Is Chuck C. Johnson Actually a Lewis Carroll Invention?
We all know that Chuck C. Johnson is one of those “stranger than fiction” characters. Or is he? Just for fun, come “Through the Looking Glass” with me, and I’ll share 13 quotes that indicate he might be a fictitious character after all:
Explaining his inability to form coherent sentences:
“Somehow it seems to fill my head with ideas — only I don’t exactly know what they are!” (Chapter 1)
The general reaction of sane people to his thought processes:
I never thought of that before!
It’s my opinion that you never think at all. (Chapter 2)
We all know he fancies himself quite the cunning linguist:
Speak in French when you can’t think of the English for a thing—turn out your toes when you walk—and remember who you are! (Chapter 2)
Did somebody say logic?
Contrariwise,” continued Tweedledee, “if it was so, it might be; and if it were so, it would be; but as it isn’t, it ain’t. That’s logic.” (Chapter 4)
That award-winning journalistic approach to news:
“It’s a poor sort of memory that only works backwards,” the Queen remarked.
“What sort of things do you remember best?” Alice ventured to ask.
“Oh, things that happened the week after next,” the Queen replied in a careless tone. (Chapter 5)
His exercise regimen:
Alice laughed. “There’s no use trying,” she said: “one can’t believe impossible things.”
“I daresay you haven’t had much practice,” said the Queen. “When I was your age, I always did it for half-an-hour a day. Why, sometimes I’ve believed as many as six impossible things before breakfast.” (Chapter 5)
His views on crime and punishment (particularly for women and minorities):
“There’s the King’s Messenger. He’s in prison now, being punished: and the trial doesn’t begin until next Wednesday: and of course the crime comes last of all.”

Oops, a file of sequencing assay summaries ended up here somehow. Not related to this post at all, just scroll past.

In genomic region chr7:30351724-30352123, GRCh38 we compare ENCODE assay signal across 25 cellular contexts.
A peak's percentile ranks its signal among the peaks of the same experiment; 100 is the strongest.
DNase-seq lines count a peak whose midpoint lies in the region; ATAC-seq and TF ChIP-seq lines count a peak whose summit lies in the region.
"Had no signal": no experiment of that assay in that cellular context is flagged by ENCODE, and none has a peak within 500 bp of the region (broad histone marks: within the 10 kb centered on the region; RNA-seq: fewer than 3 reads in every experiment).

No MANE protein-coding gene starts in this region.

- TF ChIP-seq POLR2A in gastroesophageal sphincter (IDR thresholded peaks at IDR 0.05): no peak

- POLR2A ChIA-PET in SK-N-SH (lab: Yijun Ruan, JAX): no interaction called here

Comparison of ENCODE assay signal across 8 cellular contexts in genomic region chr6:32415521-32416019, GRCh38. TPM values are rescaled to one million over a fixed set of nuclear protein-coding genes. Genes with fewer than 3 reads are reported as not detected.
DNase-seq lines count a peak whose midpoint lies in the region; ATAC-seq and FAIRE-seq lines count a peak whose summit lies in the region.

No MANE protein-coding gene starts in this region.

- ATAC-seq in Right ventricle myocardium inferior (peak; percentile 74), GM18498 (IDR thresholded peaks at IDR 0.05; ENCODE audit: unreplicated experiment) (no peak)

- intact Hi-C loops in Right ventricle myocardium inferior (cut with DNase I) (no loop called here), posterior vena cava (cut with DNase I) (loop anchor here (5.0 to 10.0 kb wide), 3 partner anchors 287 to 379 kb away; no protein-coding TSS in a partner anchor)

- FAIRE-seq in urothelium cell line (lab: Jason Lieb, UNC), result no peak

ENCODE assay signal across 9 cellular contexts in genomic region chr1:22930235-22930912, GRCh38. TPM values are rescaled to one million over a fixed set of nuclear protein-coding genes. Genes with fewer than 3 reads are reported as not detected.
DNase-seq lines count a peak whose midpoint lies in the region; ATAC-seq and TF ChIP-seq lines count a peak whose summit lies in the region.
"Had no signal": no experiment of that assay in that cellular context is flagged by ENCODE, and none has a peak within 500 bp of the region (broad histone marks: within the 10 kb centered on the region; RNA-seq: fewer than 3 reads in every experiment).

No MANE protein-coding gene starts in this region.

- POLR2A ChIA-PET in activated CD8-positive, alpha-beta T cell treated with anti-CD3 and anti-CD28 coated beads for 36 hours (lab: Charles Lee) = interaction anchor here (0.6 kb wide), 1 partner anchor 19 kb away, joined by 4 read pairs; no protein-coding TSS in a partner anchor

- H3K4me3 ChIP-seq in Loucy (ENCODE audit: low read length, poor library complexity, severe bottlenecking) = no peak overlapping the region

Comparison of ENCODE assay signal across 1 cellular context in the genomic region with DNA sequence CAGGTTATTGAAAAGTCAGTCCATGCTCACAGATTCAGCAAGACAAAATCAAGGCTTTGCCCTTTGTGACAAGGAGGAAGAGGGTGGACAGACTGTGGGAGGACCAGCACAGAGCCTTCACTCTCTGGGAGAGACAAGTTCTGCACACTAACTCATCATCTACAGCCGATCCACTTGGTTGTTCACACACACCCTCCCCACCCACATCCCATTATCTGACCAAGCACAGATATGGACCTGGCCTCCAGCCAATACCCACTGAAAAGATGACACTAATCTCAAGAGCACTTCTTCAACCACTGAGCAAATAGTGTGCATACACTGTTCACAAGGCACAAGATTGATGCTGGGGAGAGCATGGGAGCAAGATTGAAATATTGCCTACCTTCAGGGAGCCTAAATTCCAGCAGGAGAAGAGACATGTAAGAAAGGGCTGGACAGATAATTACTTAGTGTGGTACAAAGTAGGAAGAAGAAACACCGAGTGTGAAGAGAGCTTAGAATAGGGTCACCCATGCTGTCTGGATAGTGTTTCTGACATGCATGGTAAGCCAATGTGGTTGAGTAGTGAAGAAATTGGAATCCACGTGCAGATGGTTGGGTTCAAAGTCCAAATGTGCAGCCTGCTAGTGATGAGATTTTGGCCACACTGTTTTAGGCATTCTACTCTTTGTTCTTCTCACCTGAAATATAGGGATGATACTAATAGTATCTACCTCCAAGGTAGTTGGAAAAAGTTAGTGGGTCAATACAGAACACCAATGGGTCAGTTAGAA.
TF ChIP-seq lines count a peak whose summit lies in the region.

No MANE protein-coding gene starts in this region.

“Suppose he never commits the crime?” said Alice.
“That would be all the better, wouldn’t it?” the Queen said. (Chapter 5)
His “it was just a joke that you low-IQ people didn’t understand” explanations:
“When I use a word,’ Humpty Dumpty said in rather a scornful tone, ‘it means just what I choose it to mean — neither more nor less.” (Chapter 6)
His over-inflated sense of his own intelligence:
‘Let’s hear it,’ said Humpty Dumpty. ‘I can explain all the poems that were ever invented—and a good many that haven’t been invented just yet.’ (Chapter 6)
His thorough misunderstanding and misuse of words and phrases:
‘Then you should say what you mean,’ the March Hare went on.
‘I do,’ Alice hastily replied; ‘at least - at least I mean what I say - that’s the same thing, you know.’
‘Not the same thing a bit!’ said the Hatter. ‘You might just as well say that “I see what I eat” is the same thing as “I eat what I see”!’
‘You might just as well say,’ added the March Hare, ‘that “I like what I get” is the same thing as “I get what I like”!’ (Chapter 7)
His imaginary “scoops” (not to be confused with his imaginary friends):
“I see nobody on the road,” said Alice.
“I only wish I had such eyes,” the King remarked in a fretful tone. “To be able to see Nobody! And at that distance, too! Why, it’s as much as I can do to see real people, by this light!” (Chapter 7)
A typically convoluted version of his sense of self:
Be what you would seem to be - or if you’d like it put more simply - Never imagine yourself not to be otherwise than what it might appear to others that what you were or might have been was not otherwise than what you had been would have appeared to them to be otherwise. (Chapter 9)
And finally, the explanation for his current situation:
‘It’s too late to correct it,’ said the Red Queen: ‘when you’ve once said a thing, that fixes it, and you must take the consequences.’ (Chapter 9)